Bysiewicz has the advantage of winning three statewide elections, but to a “lower-profile office,” secretary of the state, Looney observed.
“I don’t think anyone has particular name advantage,” said Mayor DeStefano, who’s supporting Murphy.
Low Turnout Predicted
In part because of low name-recognition, Murphy and Bysiewicz face the challenge of getting voters to care about a race in the middle of August, with no one else on the ballot to bring people to the polls.
Except for in a sliver of New Haven that votes in a contested West Haven state legislature race, New Haven Democrats will have only one race to vote in Tuesday: Murphy vs. Bysiewicz. There’s no governor’s race this year and no New Haven state legislators face either primary or Republican competitors.
Republicans are expecting a quiet day Tuesday because registered Republicans make up less than 5 percent of the voting population in New Haven.
On Friday, Murphy said “we hope to meet or exceed” the 25 percent statewide voter turnout from the 2010 primary. Turnout that year in New Haven was 21 percent.
One way to predict turnout is to look at the number of absentee ballots voters have requested. As of Friday, the city had sent out 755 absentee ballots to Democrats, according to the city/town clerk’s office.
Looney called 755 “respectable, but not a high number.”
There isn’t a good year to compare that to, because 2010 had a robust gubernatorial race to bring more voters to the polls, 2008 had a presidential primary, and in 2006 Mayor DeStefano was running for governor.
This time around, “there’s not a compelling local issue” on primary day, said Mayor DeStefano.
“I see this being a low turnout,” he said.
DeStefano and Looney disagreed with politicians’ perennial claims that it’s hard to get voters to come out to an August primary.
At Bella Vista, Alderwoman Constantinople said Murphy’s visit Friday was important because “a lot of people didn’t know about the election.”
It was hard to know from looking around Bella Vista how many voters would show up Tuesday.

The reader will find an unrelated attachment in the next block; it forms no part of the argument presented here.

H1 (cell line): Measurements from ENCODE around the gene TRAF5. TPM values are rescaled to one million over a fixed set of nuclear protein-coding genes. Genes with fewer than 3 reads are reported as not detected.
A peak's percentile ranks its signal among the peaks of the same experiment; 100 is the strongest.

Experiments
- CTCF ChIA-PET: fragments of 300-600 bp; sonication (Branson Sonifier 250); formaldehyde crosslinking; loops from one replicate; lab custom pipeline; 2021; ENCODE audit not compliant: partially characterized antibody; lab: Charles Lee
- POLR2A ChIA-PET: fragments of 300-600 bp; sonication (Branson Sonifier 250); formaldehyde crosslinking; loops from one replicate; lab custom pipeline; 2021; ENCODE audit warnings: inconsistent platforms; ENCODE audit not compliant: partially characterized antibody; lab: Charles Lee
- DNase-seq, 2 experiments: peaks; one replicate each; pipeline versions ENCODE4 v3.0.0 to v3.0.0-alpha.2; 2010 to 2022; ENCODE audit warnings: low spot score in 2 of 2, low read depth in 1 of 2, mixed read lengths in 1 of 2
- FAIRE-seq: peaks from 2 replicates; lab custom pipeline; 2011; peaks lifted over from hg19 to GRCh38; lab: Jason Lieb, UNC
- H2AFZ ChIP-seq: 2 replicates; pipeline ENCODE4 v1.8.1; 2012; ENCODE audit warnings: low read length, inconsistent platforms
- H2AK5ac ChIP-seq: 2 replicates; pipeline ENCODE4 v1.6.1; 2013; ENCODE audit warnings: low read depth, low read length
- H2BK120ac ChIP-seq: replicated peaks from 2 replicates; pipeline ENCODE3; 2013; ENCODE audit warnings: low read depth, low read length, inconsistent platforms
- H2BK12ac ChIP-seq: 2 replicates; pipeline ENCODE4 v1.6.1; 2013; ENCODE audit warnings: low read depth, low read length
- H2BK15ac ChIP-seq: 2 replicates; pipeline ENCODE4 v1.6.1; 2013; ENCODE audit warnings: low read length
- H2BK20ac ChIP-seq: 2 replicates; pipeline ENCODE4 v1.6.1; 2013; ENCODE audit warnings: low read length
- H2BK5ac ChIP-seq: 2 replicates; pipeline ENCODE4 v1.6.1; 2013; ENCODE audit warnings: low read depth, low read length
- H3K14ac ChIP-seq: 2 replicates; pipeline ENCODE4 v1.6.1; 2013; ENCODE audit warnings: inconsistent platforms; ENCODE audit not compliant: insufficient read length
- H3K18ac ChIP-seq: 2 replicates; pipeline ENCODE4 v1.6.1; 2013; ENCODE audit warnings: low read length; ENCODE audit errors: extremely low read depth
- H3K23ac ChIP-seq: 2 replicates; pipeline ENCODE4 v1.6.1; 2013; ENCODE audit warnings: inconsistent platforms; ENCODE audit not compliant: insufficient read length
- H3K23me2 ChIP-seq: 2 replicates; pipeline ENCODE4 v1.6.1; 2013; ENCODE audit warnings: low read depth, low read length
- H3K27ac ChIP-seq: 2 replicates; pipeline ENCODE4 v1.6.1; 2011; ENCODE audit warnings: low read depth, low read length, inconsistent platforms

“It Wouldn’t Be True”
Like many seniors who fled into the Victoria Room in face of rain, Dolores “Dee” Capone (pictured) donned a bright red Chris Murphy sticker.
However, when questioned, she revealed she did not plan to vote for Murphy, or for anyone at all.
“I’ve never voted in my life,” she said. “I don’t follow politics,” she said, so “it wouldn’t be a true vote.”
She was asked how she got her Murphy sticker.
“He just stuck it on me,” she said.
Murphy’s second campaign stop Friday, on Fair Haven’s Grand Avenue, gave a hint at the operation he has assembled to work on election day.
Several paid staffers, including Jayuan Carter, a Dixwell Democratic ward co-chair who is serving as field director in New Haven, passed out literature as Murphy traveled door to door.
Alderwoman Migdalia Castro said she has lined up 20 workers for election day, four of whom will be paid.
Hill Alderwoman Jackie James, a veteran electioneer and head of the Democratic Town Committee, said she is working as a volunteer to coordinate both paid Murphy staff and other volunteers.
Murphy said his campaign will send people out door-knocking and dropping literature in New Haven in shifts all weekend, as well as all day Monday and Tuesday. His campaign has set up a headquarters in a rented space at 123 Whalley Ave.
“Chris seems to have a good field operation,” noted DeStefano. In a low-turnout election, he said, that operation will be “a valuable tool and will help pull voters.”
Bysiewicz has not rented office space in New Haven and has no paid staff knocking on doors, according to campaign manager Ducote.
“We’re just taking a real grassroots approach to this. We’re working out of people’s living rooms and relying on neighbor-to-neighbor” interactions to get out the word, he said.
Murphy has a roughly 2 to 1 financial advantage: He had raised $5.5 million and spent $3 million as of July 25; Bysiewicz raised $2.3 million and spent $1.6 million by that date, according to the CT Mirror.
Alderwoman Constantinople said she’ll have a half-dozen people working for Chris Murphy at Bella Vista on Tuesday.
Murphy’s team met with mixed results on Grand Avenue, where the Congressman visited businesses and stopped passersby.
Severiano Burgos, whose Grand Avenue barbershop, El Jibaro, has become a regular stop on the campaign trail, welcomed Murphy and his entourage.
Burgos previously vowed to support McMahon when she visited him in 2010.
He said Friday he will support Murphy—“he’s the only one who came today.”
When Murphy left, he put down a campaign leaflet and got back to cutting hair. Asked if he would vote on Tuesday, he said no, confusing Murphy for a local candidate.
“I don’t live in New Haven,” he said.
Murphy spent over five minutes talking to Paula Santiago Rodriguez about supportive housing. He gave her campaign literature.
After he walked away, she said she remained on the fence: “I’ve gotta go online and check” out the candidates, she said.
She gave a skeptical review of the Congressman.
“You gonna come out here a week before the election?” she said. “He needs to come out here a little more often.”
Tags: Chris Murphy, Linda McMahon, Susan Bysiewicz